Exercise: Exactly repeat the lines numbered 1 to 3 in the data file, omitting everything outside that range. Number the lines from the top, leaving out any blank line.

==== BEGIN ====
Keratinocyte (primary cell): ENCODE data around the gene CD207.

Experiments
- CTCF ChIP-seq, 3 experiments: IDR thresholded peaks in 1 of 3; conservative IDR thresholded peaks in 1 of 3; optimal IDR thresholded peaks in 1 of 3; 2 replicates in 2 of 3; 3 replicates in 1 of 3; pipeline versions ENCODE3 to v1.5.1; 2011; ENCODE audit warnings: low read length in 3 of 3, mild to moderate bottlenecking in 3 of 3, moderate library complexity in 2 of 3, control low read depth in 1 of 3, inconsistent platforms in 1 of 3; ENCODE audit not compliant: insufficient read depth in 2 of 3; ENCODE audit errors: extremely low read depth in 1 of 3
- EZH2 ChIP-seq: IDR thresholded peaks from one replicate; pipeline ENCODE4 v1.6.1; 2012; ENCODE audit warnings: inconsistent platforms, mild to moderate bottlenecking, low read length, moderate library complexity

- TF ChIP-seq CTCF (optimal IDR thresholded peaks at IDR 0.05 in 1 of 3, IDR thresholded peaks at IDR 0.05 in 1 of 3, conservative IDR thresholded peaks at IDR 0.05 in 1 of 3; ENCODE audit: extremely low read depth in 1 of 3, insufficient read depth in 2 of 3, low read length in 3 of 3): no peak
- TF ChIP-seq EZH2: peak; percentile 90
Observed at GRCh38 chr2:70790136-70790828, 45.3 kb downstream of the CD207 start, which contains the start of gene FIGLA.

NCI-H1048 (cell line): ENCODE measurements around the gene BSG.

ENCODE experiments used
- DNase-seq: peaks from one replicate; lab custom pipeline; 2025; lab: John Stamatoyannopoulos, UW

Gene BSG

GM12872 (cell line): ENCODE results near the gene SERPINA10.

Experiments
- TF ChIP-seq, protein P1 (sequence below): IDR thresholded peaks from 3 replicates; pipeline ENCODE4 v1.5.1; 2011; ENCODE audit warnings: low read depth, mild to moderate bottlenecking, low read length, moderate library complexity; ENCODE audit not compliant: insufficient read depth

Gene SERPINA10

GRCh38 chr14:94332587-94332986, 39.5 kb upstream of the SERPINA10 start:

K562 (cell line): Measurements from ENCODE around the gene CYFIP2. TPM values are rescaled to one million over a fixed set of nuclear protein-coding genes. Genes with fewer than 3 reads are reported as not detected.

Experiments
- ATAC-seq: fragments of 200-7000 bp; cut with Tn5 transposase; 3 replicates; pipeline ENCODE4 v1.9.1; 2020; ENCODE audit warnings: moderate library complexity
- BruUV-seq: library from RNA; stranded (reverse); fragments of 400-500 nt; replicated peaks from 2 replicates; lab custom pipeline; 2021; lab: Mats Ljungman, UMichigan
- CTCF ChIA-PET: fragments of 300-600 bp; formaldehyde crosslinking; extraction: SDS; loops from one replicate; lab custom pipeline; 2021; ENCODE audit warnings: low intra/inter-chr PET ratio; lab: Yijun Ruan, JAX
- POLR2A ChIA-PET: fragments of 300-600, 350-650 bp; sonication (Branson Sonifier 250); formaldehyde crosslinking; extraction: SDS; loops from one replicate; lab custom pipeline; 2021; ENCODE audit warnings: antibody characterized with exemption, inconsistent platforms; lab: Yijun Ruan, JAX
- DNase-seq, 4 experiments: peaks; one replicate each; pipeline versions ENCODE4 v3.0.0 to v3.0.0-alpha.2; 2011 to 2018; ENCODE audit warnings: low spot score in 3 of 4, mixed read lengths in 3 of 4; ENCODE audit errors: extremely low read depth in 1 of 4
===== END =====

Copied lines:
Keratinocyte (primary cell): ENCODE data around the gene CD207.

Experiments
- CTCF ChIP-seq, 3 experiments: IDR thresholded peaks in 1 of 3; conservative IDR thresholded peaks in 1 of 3; optimal IDR thresholded peaks in 1 of 3; 2 replicates in 2 of 3; 3 replicates in 1 of 3; pipeline versions ENCODE3 to v1.5.1; 2011; ENCODE audit warnings: low read length in 3 of 3, mild to moderate bottlenecking in 3 of 3, moderate library complexity in 2 of 3, control low read depth in 1 of 3, inconsistent platforms in 1 of 3; ENCODE audit not compliant: insufficient read depth in 2 of 3; ENCODE audit errors: extremely low read depth in 1 of 3